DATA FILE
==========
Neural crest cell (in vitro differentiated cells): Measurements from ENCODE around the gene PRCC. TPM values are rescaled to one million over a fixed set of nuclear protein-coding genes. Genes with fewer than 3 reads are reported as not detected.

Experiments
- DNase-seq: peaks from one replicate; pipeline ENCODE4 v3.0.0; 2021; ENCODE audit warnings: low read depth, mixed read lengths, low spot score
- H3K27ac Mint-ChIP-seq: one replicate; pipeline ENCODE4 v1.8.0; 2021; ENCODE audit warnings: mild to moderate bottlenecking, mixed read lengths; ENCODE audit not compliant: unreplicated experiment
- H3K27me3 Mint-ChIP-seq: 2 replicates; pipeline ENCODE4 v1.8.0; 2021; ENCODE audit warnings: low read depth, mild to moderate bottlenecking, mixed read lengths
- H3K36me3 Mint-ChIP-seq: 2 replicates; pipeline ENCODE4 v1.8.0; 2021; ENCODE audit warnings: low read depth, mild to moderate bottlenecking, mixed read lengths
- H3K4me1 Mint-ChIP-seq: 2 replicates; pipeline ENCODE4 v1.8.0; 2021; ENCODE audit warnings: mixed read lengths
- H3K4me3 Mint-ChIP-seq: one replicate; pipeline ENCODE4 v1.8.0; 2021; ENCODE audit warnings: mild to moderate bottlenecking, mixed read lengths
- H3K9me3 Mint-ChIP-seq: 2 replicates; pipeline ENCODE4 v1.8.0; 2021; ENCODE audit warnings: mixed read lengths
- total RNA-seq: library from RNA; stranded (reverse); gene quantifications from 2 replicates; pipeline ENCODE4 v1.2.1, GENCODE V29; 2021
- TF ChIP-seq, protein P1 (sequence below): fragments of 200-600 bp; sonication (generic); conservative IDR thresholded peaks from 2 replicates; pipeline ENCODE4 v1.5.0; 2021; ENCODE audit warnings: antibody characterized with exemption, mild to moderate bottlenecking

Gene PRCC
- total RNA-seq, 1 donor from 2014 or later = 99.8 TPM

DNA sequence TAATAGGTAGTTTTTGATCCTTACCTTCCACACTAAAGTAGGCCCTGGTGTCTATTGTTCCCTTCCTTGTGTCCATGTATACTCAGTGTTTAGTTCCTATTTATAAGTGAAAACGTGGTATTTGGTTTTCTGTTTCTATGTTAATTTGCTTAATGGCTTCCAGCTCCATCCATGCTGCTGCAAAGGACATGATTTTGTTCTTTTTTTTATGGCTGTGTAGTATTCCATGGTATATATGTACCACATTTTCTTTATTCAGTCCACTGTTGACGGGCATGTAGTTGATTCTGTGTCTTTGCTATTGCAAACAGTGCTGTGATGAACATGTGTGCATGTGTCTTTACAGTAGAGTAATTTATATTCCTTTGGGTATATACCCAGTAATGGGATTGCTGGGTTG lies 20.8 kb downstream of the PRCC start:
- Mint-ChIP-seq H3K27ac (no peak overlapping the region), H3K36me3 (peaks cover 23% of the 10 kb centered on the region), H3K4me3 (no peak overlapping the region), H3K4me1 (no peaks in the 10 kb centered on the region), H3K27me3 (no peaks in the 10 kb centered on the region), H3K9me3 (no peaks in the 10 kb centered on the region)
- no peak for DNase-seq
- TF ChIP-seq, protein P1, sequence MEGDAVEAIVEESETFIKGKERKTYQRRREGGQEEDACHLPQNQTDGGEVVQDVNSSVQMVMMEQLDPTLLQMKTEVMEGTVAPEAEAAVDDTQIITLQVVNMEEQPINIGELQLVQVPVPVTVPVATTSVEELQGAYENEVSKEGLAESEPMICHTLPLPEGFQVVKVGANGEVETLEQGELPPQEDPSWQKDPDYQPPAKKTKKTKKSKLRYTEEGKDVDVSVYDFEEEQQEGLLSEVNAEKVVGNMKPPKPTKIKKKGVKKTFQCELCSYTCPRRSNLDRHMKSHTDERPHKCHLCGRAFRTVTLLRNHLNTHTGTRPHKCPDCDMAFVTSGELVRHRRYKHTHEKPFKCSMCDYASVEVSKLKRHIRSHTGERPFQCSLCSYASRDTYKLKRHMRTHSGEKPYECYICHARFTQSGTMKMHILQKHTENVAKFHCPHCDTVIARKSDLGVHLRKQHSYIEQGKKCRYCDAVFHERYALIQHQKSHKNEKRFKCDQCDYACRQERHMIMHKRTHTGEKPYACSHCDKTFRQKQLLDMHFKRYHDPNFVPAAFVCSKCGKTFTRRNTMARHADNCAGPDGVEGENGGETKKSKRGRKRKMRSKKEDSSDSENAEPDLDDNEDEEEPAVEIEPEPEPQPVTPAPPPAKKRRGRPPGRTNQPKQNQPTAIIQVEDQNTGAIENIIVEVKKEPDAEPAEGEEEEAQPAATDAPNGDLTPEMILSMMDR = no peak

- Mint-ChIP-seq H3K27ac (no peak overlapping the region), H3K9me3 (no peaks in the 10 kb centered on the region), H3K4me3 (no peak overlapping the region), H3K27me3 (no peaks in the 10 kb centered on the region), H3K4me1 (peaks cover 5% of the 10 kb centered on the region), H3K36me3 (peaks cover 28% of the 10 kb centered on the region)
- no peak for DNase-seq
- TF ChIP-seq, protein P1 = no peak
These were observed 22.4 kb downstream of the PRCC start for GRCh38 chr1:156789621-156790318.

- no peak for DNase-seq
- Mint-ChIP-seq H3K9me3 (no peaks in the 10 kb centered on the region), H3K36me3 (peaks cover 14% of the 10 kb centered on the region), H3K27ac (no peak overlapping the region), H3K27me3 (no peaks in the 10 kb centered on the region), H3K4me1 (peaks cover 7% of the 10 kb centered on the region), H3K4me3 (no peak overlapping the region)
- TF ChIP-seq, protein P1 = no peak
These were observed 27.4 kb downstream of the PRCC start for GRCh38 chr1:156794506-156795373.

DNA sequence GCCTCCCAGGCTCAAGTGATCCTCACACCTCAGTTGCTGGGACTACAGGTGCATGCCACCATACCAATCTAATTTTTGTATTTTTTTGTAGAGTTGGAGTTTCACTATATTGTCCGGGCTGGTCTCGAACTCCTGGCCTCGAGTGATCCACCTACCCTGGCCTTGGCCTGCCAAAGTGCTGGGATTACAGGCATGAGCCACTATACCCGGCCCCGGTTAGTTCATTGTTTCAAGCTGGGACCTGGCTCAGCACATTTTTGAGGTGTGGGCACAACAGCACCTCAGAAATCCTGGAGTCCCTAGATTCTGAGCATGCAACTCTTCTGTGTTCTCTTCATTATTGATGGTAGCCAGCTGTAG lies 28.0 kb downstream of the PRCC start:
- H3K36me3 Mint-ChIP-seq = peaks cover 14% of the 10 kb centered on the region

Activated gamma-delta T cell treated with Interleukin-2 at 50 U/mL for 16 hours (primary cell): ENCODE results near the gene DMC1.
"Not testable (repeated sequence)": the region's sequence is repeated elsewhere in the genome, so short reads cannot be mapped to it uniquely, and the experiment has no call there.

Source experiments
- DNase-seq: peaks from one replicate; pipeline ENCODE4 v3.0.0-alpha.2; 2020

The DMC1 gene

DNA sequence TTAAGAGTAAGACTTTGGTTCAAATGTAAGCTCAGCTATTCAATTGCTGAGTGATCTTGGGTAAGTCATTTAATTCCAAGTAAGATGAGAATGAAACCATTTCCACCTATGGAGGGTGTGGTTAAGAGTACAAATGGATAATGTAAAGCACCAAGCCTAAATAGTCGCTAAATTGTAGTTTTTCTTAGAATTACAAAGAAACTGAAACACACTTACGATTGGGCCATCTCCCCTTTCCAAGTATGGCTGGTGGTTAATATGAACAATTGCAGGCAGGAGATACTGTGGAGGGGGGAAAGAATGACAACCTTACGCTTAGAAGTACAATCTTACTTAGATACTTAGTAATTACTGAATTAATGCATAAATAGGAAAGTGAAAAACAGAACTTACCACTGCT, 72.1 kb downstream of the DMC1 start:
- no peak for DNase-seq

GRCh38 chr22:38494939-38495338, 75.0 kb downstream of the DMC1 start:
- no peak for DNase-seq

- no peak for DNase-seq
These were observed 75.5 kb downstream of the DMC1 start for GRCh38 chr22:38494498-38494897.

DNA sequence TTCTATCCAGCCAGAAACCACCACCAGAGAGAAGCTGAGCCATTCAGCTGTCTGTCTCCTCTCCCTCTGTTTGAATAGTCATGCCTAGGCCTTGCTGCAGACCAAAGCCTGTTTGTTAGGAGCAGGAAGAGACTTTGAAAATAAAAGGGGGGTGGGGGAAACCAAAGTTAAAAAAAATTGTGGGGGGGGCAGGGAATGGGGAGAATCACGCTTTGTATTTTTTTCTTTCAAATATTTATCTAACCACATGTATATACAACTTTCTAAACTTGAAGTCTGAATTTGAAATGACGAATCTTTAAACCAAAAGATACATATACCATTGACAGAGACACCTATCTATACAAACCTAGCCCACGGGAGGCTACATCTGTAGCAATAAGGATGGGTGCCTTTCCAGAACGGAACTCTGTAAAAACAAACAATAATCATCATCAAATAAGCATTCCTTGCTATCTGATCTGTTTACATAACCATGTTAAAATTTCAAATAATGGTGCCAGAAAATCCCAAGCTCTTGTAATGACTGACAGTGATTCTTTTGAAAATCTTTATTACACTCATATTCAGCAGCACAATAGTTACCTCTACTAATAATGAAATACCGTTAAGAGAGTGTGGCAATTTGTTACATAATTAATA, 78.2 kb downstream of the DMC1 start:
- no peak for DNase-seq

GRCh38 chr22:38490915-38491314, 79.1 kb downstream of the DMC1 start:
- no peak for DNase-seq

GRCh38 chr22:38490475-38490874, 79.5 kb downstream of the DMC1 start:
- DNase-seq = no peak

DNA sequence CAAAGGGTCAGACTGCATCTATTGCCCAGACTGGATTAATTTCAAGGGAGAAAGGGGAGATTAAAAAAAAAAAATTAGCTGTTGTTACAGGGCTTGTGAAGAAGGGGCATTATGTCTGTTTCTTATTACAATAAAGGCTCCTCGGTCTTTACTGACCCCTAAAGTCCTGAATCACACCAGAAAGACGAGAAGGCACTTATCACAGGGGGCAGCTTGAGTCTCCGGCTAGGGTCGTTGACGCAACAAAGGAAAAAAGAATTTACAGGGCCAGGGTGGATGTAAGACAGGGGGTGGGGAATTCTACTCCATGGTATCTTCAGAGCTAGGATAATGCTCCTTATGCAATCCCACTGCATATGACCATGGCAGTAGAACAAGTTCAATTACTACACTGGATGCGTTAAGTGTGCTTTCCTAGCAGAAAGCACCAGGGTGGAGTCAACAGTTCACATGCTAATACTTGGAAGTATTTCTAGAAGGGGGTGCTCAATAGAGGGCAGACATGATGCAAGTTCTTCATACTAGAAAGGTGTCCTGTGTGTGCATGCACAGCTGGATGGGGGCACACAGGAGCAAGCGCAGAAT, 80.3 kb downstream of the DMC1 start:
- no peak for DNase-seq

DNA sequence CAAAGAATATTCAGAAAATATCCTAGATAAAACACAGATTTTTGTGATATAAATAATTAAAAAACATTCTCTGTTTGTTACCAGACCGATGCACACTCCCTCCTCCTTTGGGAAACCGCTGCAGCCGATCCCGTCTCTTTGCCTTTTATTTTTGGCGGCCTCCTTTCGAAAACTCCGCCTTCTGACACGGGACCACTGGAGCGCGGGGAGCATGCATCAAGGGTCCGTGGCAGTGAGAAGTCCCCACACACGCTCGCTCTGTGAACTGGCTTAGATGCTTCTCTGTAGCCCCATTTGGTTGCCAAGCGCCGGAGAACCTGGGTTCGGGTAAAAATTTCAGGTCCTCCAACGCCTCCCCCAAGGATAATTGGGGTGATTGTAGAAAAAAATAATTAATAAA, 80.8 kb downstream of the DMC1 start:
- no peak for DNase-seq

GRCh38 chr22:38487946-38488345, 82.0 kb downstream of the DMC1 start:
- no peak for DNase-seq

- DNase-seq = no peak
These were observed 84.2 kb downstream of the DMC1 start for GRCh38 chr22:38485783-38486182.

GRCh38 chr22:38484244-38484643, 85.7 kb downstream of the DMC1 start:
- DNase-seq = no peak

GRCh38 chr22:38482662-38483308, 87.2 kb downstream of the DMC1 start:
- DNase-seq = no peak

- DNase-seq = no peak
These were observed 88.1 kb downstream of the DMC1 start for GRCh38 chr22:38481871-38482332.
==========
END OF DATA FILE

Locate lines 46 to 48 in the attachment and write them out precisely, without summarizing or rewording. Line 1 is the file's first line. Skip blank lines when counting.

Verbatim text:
- no peak for DNase-seq

DNA sequence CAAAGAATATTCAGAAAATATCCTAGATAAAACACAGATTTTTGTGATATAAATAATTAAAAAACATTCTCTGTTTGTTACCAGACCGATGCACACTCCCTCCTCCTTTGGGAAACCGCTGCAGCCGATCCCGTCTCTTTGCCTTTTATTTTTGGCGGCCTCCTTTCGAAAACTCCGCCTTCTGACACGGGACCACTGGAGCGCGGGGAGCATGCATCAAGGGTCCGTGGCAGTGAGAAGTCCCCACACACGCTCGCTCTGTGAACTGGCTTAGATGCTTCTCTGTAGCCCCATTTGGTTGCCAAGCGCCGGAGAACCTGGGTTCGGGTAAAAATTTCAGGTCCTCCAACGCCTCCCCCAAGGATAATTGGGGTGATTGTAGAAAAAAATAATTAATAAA, 80.8 kb downstream of the DMC1 start:
- no peak for DNase-seq